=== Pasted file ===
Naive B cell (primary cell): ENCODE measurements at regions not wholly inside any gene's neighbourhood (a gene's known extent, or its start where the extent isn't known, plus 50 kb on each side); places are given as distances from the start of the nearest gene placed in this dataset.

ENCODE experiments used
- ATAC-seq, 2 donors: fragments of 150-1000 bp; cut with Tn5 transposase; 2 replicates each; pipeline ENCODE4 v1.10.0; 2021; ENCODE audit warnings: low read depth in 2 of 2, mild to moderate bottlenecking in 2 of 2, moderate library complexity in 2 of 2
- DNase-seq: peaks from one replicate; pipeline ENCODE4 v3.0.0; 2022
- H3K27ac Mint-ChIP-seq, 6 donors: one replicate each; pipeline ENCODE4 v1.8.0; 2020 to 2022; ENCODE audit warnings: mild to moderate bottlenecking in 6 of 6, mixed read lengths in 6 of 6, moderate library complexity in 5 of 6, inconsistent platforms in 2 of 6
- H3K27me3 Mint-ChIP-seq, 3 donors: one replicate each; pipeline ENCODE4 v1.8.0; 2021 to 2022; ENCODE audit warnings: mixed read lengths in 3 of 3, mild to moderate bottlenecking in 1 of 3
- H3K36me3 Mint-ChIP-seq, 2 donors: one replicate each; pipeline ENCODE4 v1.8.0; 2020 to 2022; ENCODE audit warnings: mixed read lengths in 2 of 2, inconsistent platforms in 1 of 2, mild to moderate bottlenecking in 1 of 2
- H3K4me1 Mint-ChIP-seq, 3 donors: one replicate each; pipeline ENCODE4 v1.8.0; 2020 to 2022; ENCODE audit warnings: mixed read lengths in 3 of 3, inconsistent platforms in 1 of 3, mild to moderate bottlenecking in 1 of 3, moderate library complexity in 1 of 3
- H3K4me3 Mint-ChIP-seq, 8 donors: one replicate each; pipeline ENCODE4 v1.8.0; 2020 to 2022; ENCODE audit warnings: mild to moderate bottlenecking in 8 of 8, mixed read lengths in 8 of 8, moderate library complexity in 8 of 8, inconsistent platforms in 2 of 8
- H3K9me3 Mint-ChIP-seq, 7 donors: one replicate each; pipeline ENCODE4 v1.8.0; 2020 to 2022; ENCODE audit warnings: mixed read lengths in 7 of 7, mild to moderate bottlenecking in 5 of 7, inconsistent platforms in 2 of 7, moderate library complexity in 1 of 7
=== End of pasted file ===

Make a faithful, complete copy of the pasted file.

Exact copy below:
Naive B cell (primary cell): ENCODE measurements at regions not wholly inside any gene's neighbourhood (a gene's known extent, or its start where the extent isn't known, plus 50 kb on each side); places are given as distances from the start of the nearest gene placed in this dataset.

ENCODE experiments used
- ATAC-seq, 2 donors: fragments of 150-1000 bp; cut with Tn5 transposase; 2 replicates each; pipeline ENCODE4 v1.10.0; 2021; ENCODE audit warnings: low read depth in 2 of 2, mild to moderate bottlenecking in 2 of 2, moderate library complexity in 2 of 2
- DNase-seq: peaks from one replicate; pipeline ENCODE4 v3.0.0; 2022
- H3K27ac Mint-ChIP-seq, 6 donors: one replicate each; pipeline ENCODE4 v1.8.0; 2020 to 2022; ENCODE audit warnings: mild to moderate bottlenecking in 6 of 6, mixed read lengths in 6 of 6, moderate library complexity in 5 of 6, inconsistent platforms in 2 of 6
- H3K27me3 Mint-ChIP-seq, 3 donors: one replicate each; pipeline ENCODE4 v1.8.0; 2021 to 2022; ENCODE audit warnings: mixed read lengths in 3 of 3, mild to moderate bottlenecking in 1 of 3
- H3K36me3 Mint-ChIP-seq, 2 donors: one replicate each; pipeline ENCODE4 v1.8.0; 2020 to 2022; ENCODE audit warnings: mixed read lengths in 2 of 2, inconsistent platforms in 1 of 2, mild to moderate bottlenecking in 1 of 2
- H3K4me1 Mint-ChIP-seq, 3 donors: one replicate each; pipeline ENCODE4 v1.8.0; 2020 to 2022; ENCODE audit warnings: mixed read lengths in 3 of 3, inconsistent platforms in 1 of 3, mild to moderate bottlenecking in 1 of 3, moderate library complexity in 1 of 3
- H3K4me3 Mint-ChIP-seq, 8 donors: one replicate each; pipeline ENCODE4 v1.8.0; 2020 to 2022; ENCODE audit warnings: mild to moderate bottlenecking in 8 of 8, mixed read lengths in 8 of 8, moderate library complexity in 8 of 8, inconsistent platforms in 2 of 8
- H3K9me3 Mint-ChIP-seq, 7 donors: one replicate each; pipeline ENCODE4 v1.8.0; 2020 to 2022; ENCODE audit warnings: mixed read lengths in 7 of 7, mild to moderate bottlenecking in 5 of 7, inconsistent platforms in 2 of 7, moderate library complexity in 1 of 7